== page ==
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Atlanta school forfeits season opener for basic reason: It doesn’t have equipment

Cameron Smith
Prep Rally

An Atlanta school has been forced to forfeit its season opener for a rather ludicrous but simple reason: It doesn't have any equipment.

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The 2011 SACA football team, wearing equipment that hasn't shown up for 2012 — YouTube

The 2011 SACA football team, wearing equipment that hasn't shown up for 2012 — YouTube

As reported by the Atlanta Journal-Constitution, Southwest Atlanta (Ga.) Christian Academy forfeited its Friday season opener against North Cobb (Ga.) Christian School because the team equipment it sent away to be "conditioned" simply hadn't arrived back on time. In fact, it's nowhere near returning on time, leaving a struggling program the indignity of missing one of its games for a reason akin to a dry cleaners losing track of one's button downs.

Conditioning equipment isn't a rarity in high school sports, particularly for schools or districts that can't afford to purchase an entirely new set of helmets and pads every year or two. The process involves sending a set of equipment out to a manufacturer or other certified repair service, where all dings or other blemishes are corrected. The equipment is certified for its safety, and is then returned to the school.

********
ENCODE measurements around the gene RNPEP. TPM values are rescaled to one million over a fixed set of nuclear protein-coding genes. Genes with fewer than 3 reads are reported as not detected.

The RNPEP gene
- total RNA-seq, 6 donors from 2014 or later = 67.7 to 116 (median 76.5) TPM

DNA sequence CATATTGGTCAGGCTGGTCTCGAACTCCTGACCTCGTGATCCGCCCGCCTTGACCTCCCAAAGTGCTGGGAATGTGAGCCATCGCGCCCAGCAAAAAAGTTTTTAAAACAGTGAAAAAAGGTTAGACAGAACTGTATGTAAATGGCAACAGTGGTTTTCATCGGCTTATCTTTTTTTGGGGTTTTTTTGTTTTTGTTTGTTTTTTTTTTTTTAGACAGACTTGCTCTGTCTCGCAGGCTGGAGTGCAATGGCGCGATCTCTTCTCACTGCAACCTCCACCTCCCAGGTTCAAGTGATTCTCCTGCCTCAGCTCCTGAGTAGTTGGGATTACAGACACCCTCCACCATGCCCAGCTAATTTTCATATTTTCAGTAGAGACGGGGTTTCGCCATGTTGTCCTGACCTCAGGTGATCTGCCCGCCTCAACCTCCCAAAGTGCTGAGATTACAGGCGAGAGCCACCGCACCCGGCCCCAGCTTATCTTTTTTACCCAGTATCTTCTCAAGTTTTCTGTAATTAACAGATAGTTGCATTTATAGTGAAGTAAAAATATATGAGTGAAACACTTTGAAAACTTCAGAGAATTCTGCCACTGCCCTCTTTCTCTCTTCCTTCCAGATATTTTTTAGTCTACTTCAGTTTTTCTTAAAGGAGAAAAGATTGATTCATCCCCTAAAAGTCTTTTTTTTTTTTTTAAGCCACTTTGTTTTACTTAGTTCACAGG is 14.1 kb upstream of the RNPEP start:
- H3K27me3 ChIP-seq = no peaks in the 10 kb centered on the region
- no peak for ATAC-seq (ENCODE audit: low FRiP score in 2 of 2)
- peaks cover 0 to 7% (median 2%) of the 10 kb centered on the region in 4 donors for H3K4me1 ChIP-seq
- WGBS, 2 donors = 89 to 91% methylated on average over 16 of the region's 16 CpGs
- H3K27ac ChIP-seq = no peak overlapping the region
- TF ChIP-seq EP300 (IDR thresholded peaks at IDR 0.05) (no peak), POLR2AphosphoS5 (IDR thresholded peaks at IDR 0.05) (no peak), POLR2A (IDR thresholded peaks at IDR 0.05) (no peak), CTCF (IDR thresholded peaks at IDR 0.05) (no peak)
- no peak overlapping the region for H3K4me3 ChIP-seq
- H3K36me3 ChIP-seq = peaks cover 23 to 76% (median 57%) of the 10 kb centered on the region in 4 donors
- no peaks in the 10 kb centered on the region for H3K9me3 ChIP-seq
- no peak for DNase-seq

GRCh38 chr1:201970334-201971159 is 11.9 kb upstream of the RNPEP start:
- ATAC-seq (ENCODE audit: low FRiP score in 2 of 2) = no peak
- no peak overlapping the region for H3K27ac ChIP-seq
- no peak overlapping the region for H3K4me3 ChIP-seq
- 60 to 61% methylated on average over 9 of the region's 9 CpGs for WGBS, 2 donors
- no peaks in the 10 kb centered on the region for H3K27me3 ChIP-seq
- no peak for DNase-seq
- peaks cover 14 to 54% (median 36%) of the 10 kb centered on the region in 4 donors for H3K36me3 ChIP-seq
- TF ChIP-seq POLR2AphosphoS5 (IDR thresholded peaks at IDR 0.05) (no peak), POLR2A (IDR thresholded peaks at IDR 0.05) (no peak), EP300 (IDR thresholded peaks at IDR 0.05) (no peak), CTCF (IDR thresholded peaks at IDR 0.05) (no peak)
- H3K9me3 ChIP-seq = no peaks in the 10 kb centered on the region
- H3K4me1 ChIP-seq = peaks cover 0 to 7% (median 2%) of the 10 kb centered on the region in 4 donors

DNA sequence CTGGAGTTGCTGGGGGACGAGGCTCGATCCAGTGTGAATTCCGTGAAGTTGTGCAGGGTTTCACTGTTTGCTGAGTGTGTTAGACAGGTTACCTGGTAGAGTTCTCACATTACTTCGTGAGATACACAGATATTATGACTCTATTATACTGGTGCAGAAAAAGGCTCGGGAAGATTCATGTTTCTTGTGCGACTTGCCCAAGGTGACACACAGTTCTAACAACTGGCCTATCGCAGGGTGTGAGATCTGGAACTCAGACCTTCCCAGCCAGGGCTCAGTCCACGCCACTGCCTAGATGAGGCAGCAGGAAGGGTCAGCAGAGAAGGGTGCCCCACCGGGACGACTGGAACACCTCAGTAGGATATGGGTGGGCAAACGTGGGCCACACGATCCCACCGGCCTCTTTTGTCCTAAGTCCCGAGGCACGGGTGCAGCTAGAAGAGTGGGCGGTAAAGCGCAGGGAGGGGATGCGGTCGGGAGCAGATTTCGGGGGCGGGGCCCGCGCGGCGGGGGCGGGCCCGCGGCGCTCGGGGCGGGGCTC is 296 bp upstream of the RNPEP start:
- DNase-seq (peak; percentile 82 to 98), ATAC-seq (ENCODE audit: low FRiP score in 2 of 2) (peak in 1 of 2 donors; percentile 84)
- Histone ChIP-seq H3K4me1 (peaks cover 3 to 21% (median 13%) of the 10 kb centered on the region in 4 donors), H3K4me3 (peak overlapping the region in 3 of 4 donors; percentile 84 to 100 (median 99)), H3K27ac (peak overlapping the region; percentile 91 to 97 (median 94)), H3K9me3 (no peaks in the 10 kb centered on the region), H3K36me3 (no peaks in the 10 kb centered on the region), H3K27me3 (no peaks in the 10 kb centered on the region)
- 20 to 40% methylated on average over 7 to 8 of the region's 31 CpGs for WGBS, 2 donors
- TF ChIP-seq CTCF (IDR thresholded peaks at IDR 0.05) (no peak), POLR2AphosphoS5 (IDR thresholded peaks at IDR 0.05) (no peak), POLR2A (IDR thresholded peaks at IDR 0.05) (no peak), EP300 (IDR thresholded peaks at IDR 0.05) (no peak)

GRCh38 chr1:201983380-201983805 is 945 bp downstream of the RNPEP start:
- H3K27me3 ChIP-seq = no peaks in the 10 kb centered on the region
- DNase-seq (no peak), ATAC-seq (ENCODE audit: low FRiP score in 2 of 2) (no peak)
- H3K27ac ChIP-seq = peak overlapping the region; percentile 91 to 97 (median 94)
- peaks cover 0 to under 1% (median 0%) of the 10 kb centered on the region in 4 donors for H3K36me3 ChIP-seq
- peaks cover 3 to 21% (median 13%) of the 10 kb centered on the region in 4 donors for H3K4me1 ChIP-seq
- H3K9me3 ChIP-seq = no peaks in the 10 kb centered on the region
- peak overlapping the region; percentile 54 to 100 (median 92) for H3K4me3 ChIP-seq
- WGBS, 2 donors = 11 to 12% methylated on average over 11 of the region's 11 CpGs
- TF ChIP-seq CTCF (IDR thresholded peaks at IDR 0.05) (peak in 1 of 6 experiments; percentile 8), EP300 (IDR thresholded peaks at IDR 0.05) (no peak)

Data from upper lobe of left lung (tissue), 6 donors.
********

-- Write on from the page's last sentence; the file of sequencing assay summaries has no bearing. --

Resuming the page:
For that reason, conditioning is an important part of ensuring that high school football can be played safely ... provided the equipment is returned in time for the games to move ahead at all. That didn't happen at SACA, where Dwight Howard's father, Dwight Howard Sr., is the athletic director, and no one has stepped forward to address why the equipment never made it back in time.

For his part, North Cobb coach Harry Miles was not impressed with SACA's lack of gameday equipment, though there was clearly little he could do about it.

"They sent shoulder pads and helmets off to be conditioned, and they haven't come back yet; that's the story that I got," North Cobb Christian coach Harry Miles said. "I'm trying to find time to make it up, but it doesn't look good."

If the game isn't made up, neutral fans probably won't shed many tears. Both teams finished the 2011 campaign with 1-9 records, marks that are more notable considering how small both schools are.

Still, that may make the missed game all the more punishing for the players who would have taken part in it. When you only win one game in a previous season, a contest in which you feel that you have a legitimate chance to win emerges as a major motivating factor.

Now that game looks to be off the schedule, all because of a slowdown in equipment delivery.

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